Francis Collins is listening

May 07 2013 Published by under Fixing the NIH, NIH, NIH Budgets and Economics

He wants to hear about the impact of the sequester on your NIH funded research. Follow the #NIHSequesterImpact tag on the Twitters.

10 responses so far

  • Dave says:

    Ha! His latest tweet:

    Great responses so far. Tell me more about research at a critical juncture; ability to treat patients

    In other words: stop bitching about career issues and give me something I can take to congress. Unbelievable.

  • DJMH says:

    Dave, that is his JOB. To interface between us and Congress. So I think it's totally appropriate. There's no real reason Congress would gets its undies in a bunch about how few tenure track jobs are out there....especially if unemployment for PhDs really is at the 2% level, as claimed.

  • mikka says:

    Well, career issues would be important for congress if they cared about maintaining the lead in scientific output. Which they don't (cf. Lamar Smith chairing the Committe on Science, Space and Technology).

  • zb says:

    Why should they care about maintaining the lead in research? We get to use research done in Europe, too. Yes, if the research results in patents, or weapons, it matters where it's done, but not for lots of regular research.

  • Dave says:

    Dave, that is his JOB. To interface between us and Congress

    Riiiiiight. And he has done a great job at that so far hasn't he? He should be highlighting how many jobs have and will be lost because of the sequester. Of course the impact to human health is very important, but jobs are on the line here too.

  • A says:

    DM,

    maybe a good argument is that of jobs and markets and a tangible application of science that seems overlooked though they make an everyday part of science research:

    * lab supplies/instruments and the related jobs
    * research job numbers, for medium skill level

    I wonder what those numbers are and what will the real economy and science application will look like without them. But it all depends on what the leadership people think a society should be.

  • mikka says:

    zb, are you being serious? or are you trying to trace some obtuse line of republican thinking?

  • zb says:

    yes, I'm being serious. I think doing basic explanatory science in the us is nice for the people doing it, but that the public benefits wherever it is done.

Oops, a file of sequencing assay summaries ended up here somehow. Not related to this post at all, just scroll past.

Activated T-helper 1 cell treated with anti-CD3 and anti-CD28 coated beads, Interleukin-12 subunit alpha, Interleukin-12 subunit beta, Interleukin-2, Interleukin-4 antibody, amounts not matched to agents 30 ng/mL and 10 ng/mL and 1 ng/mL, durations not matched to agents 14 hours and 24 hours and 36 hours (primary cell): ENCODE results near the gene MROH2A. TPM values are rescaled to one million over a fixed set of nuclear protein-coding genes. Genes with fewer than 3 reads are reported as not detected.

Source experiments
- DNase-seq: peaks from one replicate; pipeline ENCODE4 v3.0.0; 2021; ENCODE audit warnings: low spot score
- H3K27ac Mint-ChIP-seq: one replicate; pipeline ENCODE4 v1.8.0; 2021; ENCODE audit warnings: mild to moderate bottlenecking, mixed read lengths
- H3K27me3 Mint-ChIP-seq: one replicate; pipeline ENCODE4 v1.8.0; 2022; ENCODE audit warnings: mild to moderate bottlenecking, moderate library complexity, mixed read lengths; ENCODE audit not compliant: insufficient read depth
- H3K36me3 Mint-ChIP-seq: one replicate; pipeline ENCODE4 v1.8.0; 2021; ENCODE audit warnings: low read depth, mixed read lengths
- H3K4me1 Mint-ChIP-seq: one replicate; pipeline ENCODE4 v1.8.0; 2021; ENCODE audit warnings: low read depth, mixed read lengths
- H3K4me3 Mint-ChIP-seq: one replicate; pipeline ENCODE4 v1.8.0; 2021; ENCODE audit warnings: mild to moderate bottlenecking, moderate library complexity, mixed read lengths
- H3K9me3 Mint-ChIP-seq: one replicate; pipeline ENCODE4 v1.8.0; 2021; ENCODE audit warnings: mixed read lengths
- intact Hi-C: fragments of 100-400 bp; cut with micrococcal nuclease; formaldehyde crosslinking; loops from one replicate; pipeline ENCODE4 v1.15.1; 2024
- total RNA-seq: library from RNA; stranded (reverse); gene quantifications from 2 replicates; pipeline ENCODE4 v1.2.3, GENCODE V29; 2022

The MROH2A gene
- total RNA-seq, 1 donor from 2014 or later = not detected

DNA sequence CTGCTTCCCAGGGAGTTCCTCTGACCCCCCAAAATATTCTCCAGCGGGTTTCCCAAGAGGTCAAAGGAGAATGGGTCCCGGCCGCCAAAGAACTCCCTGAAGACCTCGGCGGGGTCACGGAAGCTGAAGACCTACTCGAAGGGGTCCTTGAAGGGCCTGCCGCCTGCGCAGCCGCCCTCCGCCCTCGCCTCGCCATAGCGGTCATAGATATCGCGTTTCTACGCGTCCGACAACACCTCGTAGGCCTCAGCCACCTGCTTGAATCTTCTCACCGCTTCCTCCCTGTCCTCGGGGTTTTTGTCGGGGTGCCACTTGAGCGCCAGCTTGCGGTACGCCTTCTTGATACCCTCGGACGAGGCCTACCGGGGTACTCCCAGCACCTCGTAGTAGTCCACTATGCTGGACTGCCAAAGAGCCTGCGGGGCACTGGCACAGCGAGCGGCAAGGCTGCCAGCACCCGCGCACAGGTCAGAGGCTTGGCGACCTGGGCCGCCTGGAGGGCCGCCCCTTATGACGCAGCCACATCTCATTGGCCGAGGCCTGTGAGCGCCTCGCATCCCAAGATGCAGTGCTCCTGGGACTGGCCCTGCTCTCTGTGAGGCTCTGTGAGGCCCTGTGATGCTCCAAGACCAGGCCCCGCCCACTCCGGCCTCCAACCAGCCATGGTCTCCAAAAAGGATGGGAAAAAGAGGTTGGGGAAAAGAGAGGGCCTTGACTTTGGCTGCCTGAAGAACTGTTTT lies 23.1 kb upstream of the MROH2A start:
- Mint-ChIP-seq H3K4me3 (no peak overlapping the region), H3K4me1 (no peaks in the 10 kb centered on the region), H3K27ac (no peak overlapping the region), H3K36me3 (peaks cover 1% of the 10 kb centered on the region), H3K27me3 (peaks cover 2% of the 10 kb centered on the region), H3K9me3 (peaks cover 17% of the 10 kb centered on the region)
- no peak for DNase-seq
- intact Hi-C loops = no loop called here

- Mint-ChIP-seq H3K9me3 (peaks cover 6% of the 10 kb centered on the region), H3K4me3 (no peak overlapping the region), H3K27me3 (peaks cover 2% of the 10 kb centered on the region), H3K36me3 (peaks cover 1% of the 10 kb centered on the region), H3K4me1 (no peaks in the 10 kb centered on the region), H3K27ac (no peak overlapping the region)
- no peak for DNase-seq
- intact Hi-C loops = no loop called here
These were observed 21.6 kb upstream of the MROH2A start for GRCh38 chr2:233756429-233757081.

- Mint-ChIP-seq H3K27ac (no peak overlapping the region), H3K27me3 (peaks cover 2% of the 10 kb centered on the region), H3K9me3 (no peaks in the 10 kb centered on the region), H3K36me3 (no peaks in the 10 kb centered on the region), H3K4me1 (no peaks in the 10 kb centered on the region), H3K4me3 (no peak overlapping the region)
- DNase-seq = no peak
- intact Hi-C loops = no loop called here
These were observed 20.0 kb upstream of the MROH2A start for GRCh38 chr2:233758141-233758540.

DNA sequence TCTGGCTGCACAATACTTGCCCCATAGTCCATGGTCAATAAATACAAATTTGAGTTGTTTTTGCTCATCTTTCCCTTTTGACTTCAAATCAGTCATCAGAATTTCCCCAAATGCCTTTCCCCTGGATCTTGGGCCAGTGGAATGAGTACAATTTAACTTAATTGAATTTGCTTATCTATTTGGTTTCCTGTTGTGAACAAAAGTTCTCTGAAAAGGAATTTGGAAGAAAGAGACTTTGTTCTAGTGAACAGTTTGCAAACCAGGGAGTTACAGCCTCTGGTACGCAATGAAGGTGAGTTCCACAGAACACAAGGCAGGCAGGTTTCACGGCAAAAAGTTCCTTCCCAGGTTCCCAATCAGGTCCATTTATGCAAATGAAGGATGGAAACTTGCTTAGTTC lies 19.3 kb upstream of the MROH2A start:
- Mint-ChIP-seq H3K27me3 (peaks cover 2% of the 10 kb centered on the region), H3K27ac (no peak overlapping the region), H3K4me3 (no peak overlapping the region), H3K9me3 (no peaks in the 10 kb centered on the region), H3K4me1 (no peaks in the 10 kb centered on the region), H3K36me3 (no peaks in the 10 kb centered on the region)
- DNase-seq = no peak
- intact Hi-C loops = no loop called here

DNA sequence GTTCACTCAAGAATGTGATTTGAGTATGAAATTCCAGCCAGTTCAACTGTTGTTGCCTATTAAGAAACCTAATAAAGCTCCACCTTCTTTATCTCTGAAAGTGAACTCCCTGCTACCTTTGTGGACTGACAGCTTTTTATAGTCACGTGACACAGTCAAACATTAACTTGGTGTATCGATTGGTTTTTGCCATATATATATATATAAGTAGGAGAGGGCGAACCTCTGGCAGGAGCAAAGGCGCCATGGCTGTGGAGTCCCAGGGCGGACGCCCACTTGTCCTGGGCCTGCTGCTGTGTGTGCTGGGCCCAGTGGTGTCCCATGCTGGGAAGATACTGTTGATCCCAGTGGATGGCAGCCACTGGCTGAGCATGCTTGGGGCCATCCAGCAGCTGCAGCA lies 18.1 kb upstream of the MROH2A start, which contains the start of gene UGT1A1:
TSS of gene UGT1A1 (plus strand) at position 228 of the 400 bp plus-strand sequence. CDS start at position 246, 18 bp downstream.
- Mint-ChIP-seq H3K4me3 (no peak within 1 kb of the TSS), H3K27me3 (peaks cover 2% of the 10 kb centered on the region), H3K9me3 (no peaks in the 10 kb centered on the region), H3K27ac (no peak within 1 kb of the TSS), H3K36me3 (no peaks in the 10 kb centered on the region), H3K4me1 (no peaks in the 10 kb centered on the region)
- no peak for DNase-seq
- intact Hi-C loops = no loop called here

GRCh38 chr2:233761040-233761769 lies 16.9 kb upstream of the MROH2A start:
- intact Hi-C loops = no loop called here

I also think that the argument that jobs will be lost is not a very effective one-- it applies equally to all federal employees and contractors paid by federal dollars, not disproportionately to scientists.

    Folks who depend on the federal dollars need to make arguments of how everyone benefits, not just the people with the jobs. I don't think very good arguments are being made, though I do support the research funding.

    Too much of the commentary seems all about people ho are loosing their dreams not why someone else should give up their wages to pay the scientists. Again, I think they should, but the benefits scientists provide are the necessary arguments.

  • mikka says:

    I understand what you are saying, but I couldn't disagree more. In the long run, the fruits of research benefit everyone in the world. But the benefit to a society of doing the research first is undeniable. You can't possibly think that the USA would be in the same place it is today, in terms of GDP, if it had let the europeans and japanese do all the research in the last 60 years. Scientific lead today = economic lead in the future. And that's everyone's jobs.

    The argument for scientific leadership is not one of jobs for the scientists. It's about keeping a sustainable training pipeline to keep the scientific lead in the future. Of course, what is sustainable is what people have been debating here for quite a while now.

  • mikka says:

    But this is all beside the point. It assumes that Collins can convince Congress of something by addressing them directly, which is a laughable notion.

    Collins is looking for a soundbite, something short and impactful that will register in the news cycle. Something like "Cancer patients dying because of sequestration", followed by some catchy hashtag, because networks love hashtags. In that respect, the twitts is an ideal medium.

    He saw how the FAA did it. Furlough ATCs-> instaclusterfuck, followed by "OMG 2 hour delayz WTFBBQ #FAAsucks #sequester". That's how politics is done now. They could be murdering babies wholesale, but if the public consciousness, guided by the news cycle, doesn't care Congress won't lift a finger.

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